Nick Stevens

Wake Forest left no doubt

Posted December 21, 2016

Wake Forest's 2016 NCHSAA 4AA state championship football team (Photo By: Suzie Wolf/HighSchoolOT.com)

— We've seen a shift in the high school football winds over the last decade.

Wake County's relevance in high school football has steadily been on the rise. Once a forgone conclusion that Wake County would not be in a state championship game, the county has regularly put teams in the game over the last several years – including four trips for Wake Forest.

But getting to the game wasn't enough to silence the critics. "You have to win one," they would say. And despite getting close at times, Wake County never got the win.

The last time a Wake County team won the state championship was 1987. We all know that by now. We've watched as the 10-year anniversary became 15 years, then 20 years, then 25 years. And no we're staring at the 30-year anniversary next week.

Could Wake County – the largest school district in the state, the home of the state capital – go 30 years without winning a state championship?

Thanks to Wake Forest, the answer is no.

Wake Forest, after three runner-up finishes in the state championship game, finally got a win. And it wasn't an upset. It wasn't a lucky break. It was dominant performance. The Cougars left absolutely no doubt who the better team was.

Defense and special teams are always strong points for Wake Forest. The state championship game was no exception.

Page won the coin toss and elected to receive the ball. One would have to assume the strategy was to lay the first punch, but it didn't work. A rush for no gain on first down, a negative rush on second down, and an incomplete pass on third down led to a three-and-out. That's when Darius Hodge blocked his first of two punts, and Jaden McKenzie returned it for a touchdown.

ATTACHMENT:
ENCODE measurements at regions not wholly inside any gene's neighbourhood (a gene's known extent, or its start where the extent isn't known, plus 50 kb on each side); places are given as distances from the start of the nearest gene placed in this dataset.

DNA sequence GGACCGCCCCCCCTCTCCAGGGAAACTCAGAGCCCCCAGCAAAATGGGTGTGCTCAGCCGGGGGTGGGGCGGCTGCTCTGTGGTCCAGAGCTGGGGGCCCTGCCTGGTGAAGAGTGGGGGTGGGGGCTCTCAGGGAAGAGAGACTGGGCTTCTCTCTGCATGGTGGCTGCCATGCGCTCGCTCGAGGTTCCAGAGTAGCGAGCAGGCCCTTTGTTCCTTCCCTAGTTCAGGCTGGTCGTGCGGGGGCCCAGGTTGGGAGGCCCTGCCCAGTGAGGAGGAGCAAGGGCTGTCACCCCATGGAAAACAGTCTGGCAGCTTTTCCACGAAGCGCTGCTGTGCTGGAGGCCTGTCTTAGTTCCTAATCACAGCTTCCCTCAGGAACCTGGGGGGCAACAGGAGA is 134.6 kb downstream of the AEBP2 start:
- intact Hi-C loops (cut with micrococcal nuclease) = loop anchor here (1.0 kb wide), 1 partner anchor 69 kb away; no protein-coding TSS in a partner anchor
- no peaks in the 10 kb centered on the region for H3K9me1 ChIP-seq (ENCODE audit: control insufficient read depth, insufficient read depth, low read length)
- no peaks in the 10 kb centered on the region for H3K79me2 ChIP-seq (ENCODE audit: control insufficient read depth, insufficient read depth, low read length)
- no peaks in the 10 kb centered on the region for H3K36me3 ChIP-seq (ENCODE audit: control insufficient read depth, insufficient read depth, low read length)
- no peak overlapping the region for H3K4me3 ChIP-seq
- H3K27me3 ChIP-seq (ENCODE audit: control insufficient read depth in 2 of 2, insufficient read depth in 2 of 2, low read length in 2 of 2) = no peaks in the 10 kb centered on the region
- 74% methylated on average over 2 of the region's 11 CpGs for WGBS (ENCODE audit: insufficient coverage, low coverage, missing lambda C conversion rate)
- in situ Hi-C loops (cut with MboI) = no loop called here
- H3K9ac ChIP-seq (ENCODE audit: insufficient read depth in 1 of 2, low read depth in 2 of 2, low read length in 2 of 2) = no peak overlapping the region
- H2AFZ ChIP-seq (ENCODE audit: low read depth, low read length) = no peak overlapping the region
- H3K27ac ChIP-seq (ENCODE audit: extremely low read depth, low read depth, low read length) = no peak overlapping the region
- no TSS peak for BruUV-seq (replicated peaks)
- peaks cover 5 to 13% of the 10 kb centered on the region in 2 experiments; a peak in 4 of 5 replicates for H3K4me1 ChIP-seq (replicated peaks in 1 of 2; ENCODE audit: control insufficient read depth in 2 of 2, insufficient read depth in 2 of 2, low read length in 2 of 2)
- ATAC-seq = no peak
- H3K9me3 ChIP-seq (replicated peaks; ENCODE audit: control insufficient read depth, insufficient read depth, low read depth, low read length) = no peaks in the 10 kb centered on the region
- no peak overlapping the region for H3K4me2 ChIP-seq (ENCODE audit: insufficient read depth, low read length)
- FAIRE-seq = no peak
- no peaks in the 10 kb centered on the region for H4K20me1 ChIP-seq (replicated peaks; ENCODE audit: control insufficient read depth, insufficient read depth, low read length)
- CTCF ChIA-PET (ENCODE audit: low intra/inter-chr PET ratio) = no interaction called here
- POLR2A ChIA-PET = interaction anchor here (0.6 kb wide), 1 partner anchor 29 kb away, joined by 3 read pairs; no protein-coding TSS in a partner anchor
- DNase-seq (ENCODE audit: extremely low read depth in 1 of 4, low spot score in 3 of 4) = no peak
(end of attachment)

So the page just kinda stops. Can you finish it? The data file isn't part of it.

Less than two minutes into the game, Wake Forest had set the tone on defense and special teams. The tone never changed either.

The defense returned to the field for the second Page drive and it ended in the same way – a three-and-out.

Page didn't pick up a first down until the second quarter. It seldom saw the Wake Forest side of the field. The Cougars were consistently playing with a short field, and even if they didn't score, the Pirates seemingly never had advantageous field position. The Cougars even pinned Page well inside the one-yard line on a punt at one point.

Wake Forest had two blocked punts and four interceptions in the game. There were a number of pass breakups, and if a Page receiver did manage to catch a pass, they were punished by the secondary.

What allowed that to happen? The defensive line.

Wake Forest did not do much blitzing on Saturday. The Cougars relied on their defensive line to rush the quarterback while everyone else dropped back into coverage. That game plan worked. The line was able to get pressure on the quarterback and keep him contained, and the coverage was able to prevent the big play.

Not many people across the state picked Wake Forest to win on Saturday. They came in the underdogs in most everyone's eyes – except their own. Even I picked Page to win. I said I thought it would be a lot closer than previous state championship games, but I picked the Pirates. After all, it is hard to go against nearly three decades of history.

After the game, though, there is no doubt in my mind I was wrong about who had the better team. Wake Forest was the best team. Period.

Sure, there will be people who try to downplay the win. I've already seen the tweets and message board posts – "They need to win more than one to be considered on the same level as Charlotte teams," "They didn't even play a Charlotte team." To that I say, nothing validates a team more than a state championship win, and they beat the team that easily handled the last team standing from the Queen City.

In high school football we decide who has the best team by holding a playoff, culminating in a state championship game. For the 2016 season, Wake Forest left no doubt. The Cougars were the best 4-AA team in the state.

Follow Nick Stevens on Twitter @NickStevensHSOT

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